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A day in the life of an aspiring rapidtester

January 9, 2012

Thought it would be a great idea to share a day of the life of an aspiring rapidtester.
Minute tasks and social interactions omitted:

This being a Sunday, get up at 12. Have breakfast.

Listen to an episode of softwaretestpodcast while commuting to the office.

Arrive at 2pm with two bottles of energy drinks. Work your way through emails(~5), tweets (~20) and blog posts (~3) that accrued while you were sleeping.

Notice your secret blog has been referred to with your name attached, so decide to scrap the idea of an anonymous presence and to work on quality instead.

Post an update referring to your actual blog.

Fields of interest at the moment are social interactions and performance testing, so start with a chapter of Dale Carnegie.

Meanwhile notice that Scott Barber’s new book on load testing is actually available for free. Be amazed for a while. Then GET IT.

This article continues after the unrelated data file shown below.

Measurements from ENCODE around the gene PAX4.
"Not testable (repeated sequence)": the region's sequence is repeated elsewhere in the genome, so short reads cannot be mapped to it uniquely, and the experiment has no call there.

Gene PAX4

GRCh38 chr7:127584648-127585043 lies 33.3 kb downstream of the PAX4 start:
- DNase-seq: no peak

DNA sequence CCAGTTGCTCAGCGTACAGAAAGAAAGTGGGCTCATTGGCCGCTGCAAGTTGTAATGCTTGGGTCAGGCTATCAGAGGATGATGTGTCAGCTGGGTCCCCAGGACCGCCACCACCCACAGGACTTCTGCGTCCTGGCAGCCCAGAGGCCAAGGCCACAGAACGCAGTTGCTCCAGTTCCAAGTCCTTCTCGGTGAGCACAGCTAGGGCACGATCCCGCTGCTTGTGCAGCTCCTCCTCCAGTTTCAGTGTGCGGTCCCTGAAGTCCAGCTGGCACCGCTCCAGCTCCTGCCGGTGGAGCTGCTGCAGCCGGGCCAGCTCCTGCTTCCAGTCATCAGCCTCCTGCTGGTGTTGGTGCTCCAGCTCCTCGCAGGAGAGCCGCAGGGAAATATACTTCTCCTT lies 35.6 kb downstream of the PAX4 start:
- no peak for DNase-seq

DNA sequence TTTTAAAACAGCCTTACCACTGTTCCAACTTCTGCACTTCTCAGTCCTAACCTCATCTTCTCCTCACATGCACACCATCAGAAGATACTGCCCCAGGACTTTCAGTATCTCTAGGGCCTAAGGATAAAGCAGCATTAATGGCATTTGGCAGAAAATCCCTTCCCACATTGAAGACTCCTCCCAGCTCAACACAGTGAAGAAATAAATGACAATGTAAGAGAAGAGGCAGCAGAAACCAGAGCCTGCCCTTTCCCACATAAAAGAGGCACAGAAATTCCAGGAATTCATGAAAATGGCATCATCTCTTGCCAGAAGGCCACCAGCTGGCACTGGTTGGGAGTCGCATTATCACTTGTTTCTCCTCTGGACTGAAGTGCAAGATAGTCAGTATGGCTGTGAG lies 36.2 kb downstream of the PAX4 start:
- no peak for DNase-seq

Also get the October issue of Testing Circus that you haven’t read yet for some reason.

Read a chapter or two of Geoffrey Colvin’s Talent is Overrated.

Then proceed to read the Testing Circus issue; pause at page 14 to add book recommendations to amazon wish list. Smile, because you’ve read two of the four books already.

Know that you should do some writing yourself; postpone it since you’re not feeling creative. Proceed to read a few of the 7 Habits of Highly Effective People instead.

Finish with the Testing Circus issue. Notice that Lanette Creamer’s blog is not in your Google Reader, so you add her.

Get to two thirds of Web Load Testing for Dummies and remember that your boss told you to practice using jMeter; him being a role player, proceed to write an inquisitive letter asking him to play the role of the customer. Spend 20 minutes thinking about questions you would like him to answer and to ask for feedback of what you missed.

Notice that it’s already 10pm and start walking to the girlfriend’s house for tea and cookies (got to love tea and cookies). Listen to the latest TWiST episode en route.

Get home at 1am after another episode of softwaretestpodcast and find something to eat. Read the last 30 pages of Whittaker’s How to Break Software; knowing all too well that the guy has probably changed his mind about most of what he wrote there.

Start with Collin’s Tacit and Explicit Knowledge, only to realize that it’s too demanding a read at 3am.

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